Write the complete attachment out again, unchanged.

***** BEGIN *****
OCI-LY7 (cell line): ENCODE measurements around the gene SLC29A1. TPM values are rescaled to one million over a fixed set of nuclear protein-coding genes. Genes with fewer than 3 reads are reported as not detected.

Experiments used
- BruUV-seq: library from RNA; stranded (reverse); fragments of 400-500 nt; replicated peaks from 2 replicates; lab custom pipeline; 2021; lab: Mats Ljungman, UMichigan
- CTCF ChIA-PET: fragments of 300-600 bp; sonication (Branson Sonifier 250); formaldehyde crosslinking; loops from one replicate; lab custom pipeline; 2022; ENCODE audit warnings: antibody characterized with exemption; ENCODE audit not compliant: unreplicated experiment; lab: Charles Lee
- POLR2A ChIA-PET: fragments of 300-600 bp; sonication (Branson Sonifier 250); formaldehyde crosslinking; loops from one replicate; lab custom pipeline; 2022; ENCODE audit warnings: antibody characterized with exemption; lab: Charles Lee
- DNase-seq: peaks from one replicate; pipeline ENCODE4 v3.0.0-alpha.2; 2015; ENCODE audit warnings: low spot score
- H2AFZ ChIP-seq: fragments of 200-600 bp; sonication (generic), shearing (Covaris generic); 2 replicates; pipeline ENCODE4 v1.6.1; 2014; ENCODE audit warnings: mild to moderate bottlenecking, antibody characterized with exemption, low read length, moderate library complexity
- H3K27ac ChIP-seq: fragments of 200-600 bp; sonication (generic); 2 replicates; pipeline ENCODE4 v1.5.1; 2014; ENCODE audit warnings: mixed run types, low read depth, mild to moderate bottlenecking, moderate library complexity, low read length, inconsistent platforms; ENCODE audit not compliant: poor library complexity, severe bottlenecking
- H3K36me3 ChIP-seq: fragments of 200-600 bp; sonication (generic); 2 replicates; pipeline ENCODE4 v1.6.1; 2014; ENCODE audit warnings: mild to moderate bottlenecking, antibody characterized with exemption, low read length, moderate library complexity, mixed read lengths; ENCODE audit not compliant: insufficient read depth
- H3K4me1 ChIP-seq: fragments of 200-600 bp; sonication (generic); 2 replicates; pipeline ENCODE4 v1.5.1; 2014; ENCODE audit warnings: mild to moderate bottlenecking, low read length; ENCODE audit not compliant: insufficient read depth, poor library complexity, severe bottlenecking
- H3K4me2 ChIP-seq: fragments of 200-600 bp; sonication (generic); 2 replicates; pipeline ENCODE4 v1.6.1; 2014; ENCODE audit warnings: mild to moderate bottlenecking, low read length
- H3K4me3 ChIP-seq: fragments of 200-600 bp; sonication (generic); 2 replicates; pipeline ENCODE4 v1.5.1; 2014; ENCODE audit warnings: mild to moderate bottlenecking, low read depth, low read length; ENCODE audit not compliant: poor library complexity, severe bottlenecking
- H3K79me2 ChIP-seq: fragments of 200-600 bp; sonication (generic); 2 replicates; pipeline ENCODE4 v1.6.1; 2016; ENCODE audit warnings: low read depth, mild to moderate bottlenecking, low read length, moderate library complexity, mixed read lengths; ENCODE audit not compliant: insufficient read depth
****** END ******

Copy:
OCI-LY7 (cell line): ENCODE measurements around the gene SLC29A1. TPM values are rescaled to one million over a fixed set of nuclear protein-coding genes. Genes with fewer than 3 reads are reported as not detected.

Experiments used
- BruUV-seq: library from RNA; stranded (reverse); fragments of 400-500 nt; replicated peaks from 2 replicates; lab custom pipeline; 2021; lab: Mats Ljungman, UMichigan
- CTCF ChIA-PET: fragments of 300-600 bp; sonication (Branson Sonifier 250); formaldehyde crosslinking; loops from one replicate; lab custom pipeline; 2022; ENCODE audit warnings: antibody characterized with exemption; ENCODE audit not compliant: unreplicated experiment; lab: Charles Lee
- POLR2A ChIA-PET: fragments of 300-600 bp; sonication (Branson Sonifier 250); formaldehyde crosslinking; loops from one replicate; lab custom pipeline; 2022; ENCODE audit warnings: antibody characterized with exemption; lab: Charles Lee
- DNase-seq: peaks from one replicate; pipeline ENCODE4 v3.0.0-alpha.2; 2015; ENCODE audit warnings: low spot score
- H2AFZ ChIP-seq: fragments of 200-600 bp; sonication (generic), shearing (Covaris generic); 2 replicates; pipeline ENCODE4 v1.6.1; 2014; ENCODE audit warnings: mild to moderate bottlenecking, antibody characterized with exemption, low read length, moderate library complexity
- H3K27ac ChIP-seq: fragments of 200-600 bp; sonication (generic); 2 replicates; pipeline ENCODE4 v1.5.1; 2014; ENCODE audit warnings: mixed run types, low read depth, mild to moderate bottlenecking, moderate library complexity, low read length, inconsistent platforms; ENCODE audit not compliant: poor library complexity, severe bottlenecking
- H3K36me3 ChIP-seq: fragments of 200-600 bp; sonication (generic); 2 replicates; pipeline ENCODE4 v1.6.1; 2014; ENCODE audit warnings: mild to moderate bottlenecking, antibody characterized with exemption, low read length, moderate library complexity, mixed read lengths; ENCODE audit not compliant: insufficient read depth
- H3K4me1 ChIP-seq: fragments of 200-600 bp; sonication (generic); 2 replicates; pipeline ENCODE4 v1.5.1; 2014; ENCODE audit warnings: mild to moderate bottlenecking, low read length; ENCODE audit not compliant: insufficient read depth, poor library complexity, severe bottlenecking
- H3K4me2 ChIP-seq: fragments of 200-600 bp; sonication (generic); 2 replicates; pipeline ENCODE4 v1.6.1; 2014; ENCODE audit warnings: mild to moderate bottlenecking, low read length
- H3K4me3 ChIP-seq: fragments of 200-600 bp; sonication (generic); 2 replicates; pipeline ENCODE4 v1.5.1; 2014; ENCODE audit warnings: mild to moderate bottlenecking, low read depth, low read length; ENCODE audit not compliant: poor library complexity, severe bottlenecking
- H3K79me2 ChIP-seq: fragments of 200-600 bp; sonication (generic); 2 replicates; pipeline ENCODE4 v1.6.1; 2016; ENCODE audit warnings: low read depth, mild to moderate bottlenecking, low read length, moderate library complexity, mixed read lengths; ENCODE audit not compliant: insufficient read depth